will fight it out for third and "
fourth places.
The Terriers, boasting a season
record of 17 wins and four defeats,
are paced by the nation's leading
scorer and have a squad studded
with former Olympic hockey play-
* * *
SOPHOMORE Jack Garrity
currently leads the nation's scor-
ing parade with 78 points as a re-
sult of 49 goals and 29 assists.
This figure equals the national re-
cord established a year ago by the
Riley brothers, Joe and Billy, of
Inasmuch as the Riley mark
includes the NCAA playoff
games, Garrity has a golden op-
portunity of setting a new na-
tional record at the Colorado
Spring's games.
Garrity, one of the outstanding
centers of the East, performed
with the AHA team two winters
l ago while Eddie Cahoon played
with the Olympic team three years
ago. Jack Kelley completes the
trio of Boston University Olym-
pic stars. He participated with the
AHA team last winter.
* * *
NEXT TO Garrity's sensational
78 points, both Kelley and Cahoon
are tied for second place Terrier
scoring honors with 39 points a-
The Terrier defense, with
Walter Anderson and Bill Jur-
gelevich at the points and Cap-
tain Ralph "Ike" Bevins in the
nets, is rated one of the finest
Eastern defensive units.
Anderson was a unanimous
choice for All-Eastern defensive
honors while Bevins sports a 2.6
goals-against average in 21 games.

.. .Beantown bulwark
* * *
only new sextet on the ice at
Colorado Springs this coming
Thursday, Friday and Saturday.
Previously, only four teams have
dominated the national hockey
scene. For the last two years, Bos-
ton College, Dartmouth, Colorado
College and Michigan have each
participated in the national col-
legiates twice.



Wed., Mar. 15, 130 Business.
ministration School, 4 p.m.
further information call at
Bureau of Appointments, 3528.
ministration Bldg.



LAKELAND, Fla.-(M)-The De-
troit Tigers slammed out 15 hits
yesterday as they beat the Cin-
cinnati Reds 10-8 for their first
victory in three starts in the
Grapefruit League.
The Tigers surged into a 9-3
lead as they batted around in a
five run, six hit outburst in the
sixth inning off Frank Fano-
But the Reds kept picking away
at the offerings of Hal White, who
pitched the last three innings for
Detroit, and made it a 10-8 game
going into the ninth.
* * * ,
SARASOTA, Fla.-(P)-Boston's
Red Sox ran their spring training
exhibition winning string to three
victories yesterday by chopping out
a 12 inning 7-6 verdict over the
World Champion New York Yan-
A record paying field throng of

4,196 saw the Sox allow a tie
breaking run to the New Yorkers
in the top of the twelfth and
then come back to win.
* .* *
TUCSON, Ariz.,-(W)-The New
York Giants scored two runs off
fast-ball pitcher Mike Garcia yes-
terday to cop a 3-2 victory over the
Cleveland Indians in an exhibi-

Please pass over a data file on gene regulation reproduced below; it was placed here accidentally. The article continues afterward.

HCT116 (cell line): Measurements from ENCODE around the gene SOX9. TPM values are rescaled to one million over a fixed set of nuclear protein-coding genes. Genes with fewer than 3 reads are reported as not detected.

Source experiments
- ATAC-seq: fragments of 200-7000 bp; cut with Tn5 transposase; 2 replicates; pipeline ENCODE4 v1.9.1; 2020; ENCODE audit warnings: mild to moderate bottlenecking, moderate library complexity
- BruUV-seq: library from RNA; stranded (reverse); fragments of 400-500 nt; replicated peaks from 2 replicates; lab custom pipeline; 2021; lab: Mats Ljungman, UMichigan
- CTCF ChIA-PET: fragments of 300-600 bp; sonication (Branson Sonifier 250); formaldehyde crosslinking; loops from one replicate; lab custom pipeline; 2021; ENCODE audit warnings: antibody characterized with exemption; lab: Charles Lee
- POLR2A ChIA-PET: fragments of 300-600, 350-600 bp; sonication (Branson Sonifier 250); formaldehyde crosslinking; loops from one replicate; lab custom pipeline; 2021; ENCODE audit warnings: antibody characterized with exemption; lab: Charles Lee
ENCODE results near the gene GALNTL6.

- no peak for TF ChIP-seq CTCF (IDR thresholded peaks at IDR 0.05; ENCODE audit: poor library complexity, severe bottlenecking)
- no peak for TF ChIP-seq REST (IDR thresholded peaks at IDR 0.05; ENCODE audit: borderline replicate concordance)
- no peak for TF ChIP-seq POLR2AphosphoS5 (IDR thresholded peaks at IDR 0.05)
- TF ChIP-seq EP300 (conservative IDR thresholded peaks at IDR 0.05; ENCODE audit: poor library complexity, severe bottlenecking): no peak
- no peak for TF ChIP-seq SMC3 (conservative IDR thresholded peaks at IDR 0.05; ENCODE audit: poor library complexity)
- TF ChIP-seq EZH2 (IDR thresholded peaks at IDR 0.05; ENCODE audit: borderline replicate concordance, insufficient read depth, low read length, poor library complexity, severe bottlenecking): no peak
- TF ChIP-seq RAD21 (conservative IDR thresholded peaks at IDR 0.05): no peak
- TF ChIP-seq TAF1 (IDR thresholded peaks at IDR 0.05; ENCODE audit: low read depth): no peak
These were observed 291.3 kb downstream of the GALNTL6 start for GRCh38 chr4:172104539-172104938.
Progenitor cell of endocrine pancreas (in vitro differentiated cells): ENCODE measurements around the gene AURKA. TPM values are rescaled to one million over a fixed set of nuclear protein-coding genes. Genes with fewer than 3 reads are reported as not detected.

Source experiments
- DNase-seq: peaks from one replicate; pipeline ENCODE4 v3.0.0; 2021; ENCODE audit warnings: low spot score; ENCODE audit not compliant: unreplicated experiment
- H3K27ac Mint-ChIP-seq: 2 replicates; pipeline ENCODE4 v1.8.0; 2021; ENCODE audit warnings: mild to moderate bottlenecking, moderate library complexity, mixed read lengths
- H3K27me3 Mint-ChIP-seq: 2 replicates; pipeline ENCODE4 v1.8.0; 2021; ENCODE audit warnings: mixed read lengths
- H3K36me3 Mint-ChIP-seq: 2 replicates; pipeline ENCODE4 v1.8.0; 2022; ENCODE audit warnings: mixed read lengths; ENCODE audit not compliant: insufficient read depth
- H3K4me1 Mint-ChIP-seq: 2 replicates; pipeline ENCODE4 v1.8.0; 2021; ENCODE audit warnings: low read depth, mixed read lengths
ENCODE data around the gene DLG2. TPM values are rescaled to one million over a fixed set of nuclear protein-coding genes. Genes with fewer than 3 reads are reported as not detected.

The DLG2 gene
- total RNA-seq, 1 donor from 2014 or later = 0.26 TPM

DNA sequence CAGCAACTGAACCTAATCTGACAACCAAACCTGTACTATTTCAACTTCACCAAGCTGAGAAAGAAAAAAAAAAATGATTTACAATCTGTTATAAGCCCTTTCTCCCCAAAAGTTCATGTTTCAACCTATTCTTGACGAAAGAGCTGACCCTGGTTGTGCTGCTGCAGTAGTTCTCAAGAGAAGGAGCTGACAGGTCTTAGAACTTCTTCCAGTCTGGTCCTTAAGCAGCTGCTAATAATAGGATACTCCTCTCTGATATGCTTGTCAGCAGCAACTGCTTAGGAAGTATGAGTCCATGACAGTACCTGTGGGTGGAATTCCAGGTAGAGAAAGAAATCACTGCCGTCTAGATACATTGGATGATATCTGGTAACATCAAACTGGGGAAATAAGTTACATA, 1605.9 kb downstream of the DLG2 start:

tion game.
Rookie first baseman. Jack
Harshman pounded a sixth-inning
pitch by Mike over the right cen-
terfield fence for a 400-foot homer.
The St. Louis Cardinals downed
the Boston Braves, 8 to 5 yester-
day for their first exhibition vic-
The Cards got shutout pitching
from Gerry Staley and Erv Dusak
while they pounded four Redskin
hurlers for 12 blows, including al
home run by Joe Garagiola.

Publication in The Daily Official
Bulletin is constructive notice to all
members of the University. Notices
for the Bulletin should be sent in
typewritten form to the Office of the
Assistant to the President, Room 2552
Administration Building, by 3:00 p.m.
en the day preceding publication
k1:00 a.m. Saturdays).
VOL. LX, No. 110
Hopwood Manuscripts: Students
who competed in the Hopwood
contests should call for their man-
uscripts this week at the Hop-
wood Room. Manuscripts not call-
ed for will be destroyed.
Hopwood Committee: No peti-
tition to the Hopwood Committee
will be accepted after Wed., Mar.
15. See the Hopwood bulletin, page
8, paragraph 12.
Emma M. and Florence L. Ab-
bott Scholarship: This scholar-
ship is available to undergraduate
women students who have been
residents at the University for at
least one semester and who meet
the qualifications defined by the
donor. Further information and
application blanks may be obtain-
ed at the Scholarship Division,
Office of Student Affairs, 1059
Administration Bldg. Applications
must be returned by Mar. 31.
Representatives of the Bureau of
Appointments and Occupational
Information would like to meet
with the non-professional and non-
technical men in 231 Angell Hall,
4:10 p.m., Tues., Mar. 14, to dis-
cuss job opportunities.
A representative of the S. S.
Kresge Company, Detroit, Michi-
gan, will be at the Bureau of Ap-
pointments to interview June
graduates interested in their Man-
agement Training Program on Fri.,
Mar. 17. Make appointments for
interviews and receive applica-
tions at the Bureau of Appoint-
ments. All students are expected
to attend the general meeting,

University Community Center,
Willow Village:
Tues., Mar. 14, 8 p.m., Wives'
Club, Elnor McGregor will speakI
on Home Decoration.
Wed., Mar. 15, 8 p.m., Ceramics.
Organization of Modern Dance
Class, Great Books.
Thurs., Mar. 16, 8 p.m. Ceram-
ics. Choir.
Fri., Mar. 17, 8 p.m., Lenten

New York State Public

Chicago (A)
Chicago (N)
(N) 5
Los Angeles

0, St. Louis (A) 2
6, Portland 2
7, Philadelphia
11, Pittsburgh 0


istration Internships: The State of
New York has announced a pro-
gram for internships in the fol-
lowing fields:I
Candidates who have completed
residence work toward a master's
degree in public administration.
(Continued on Page 4)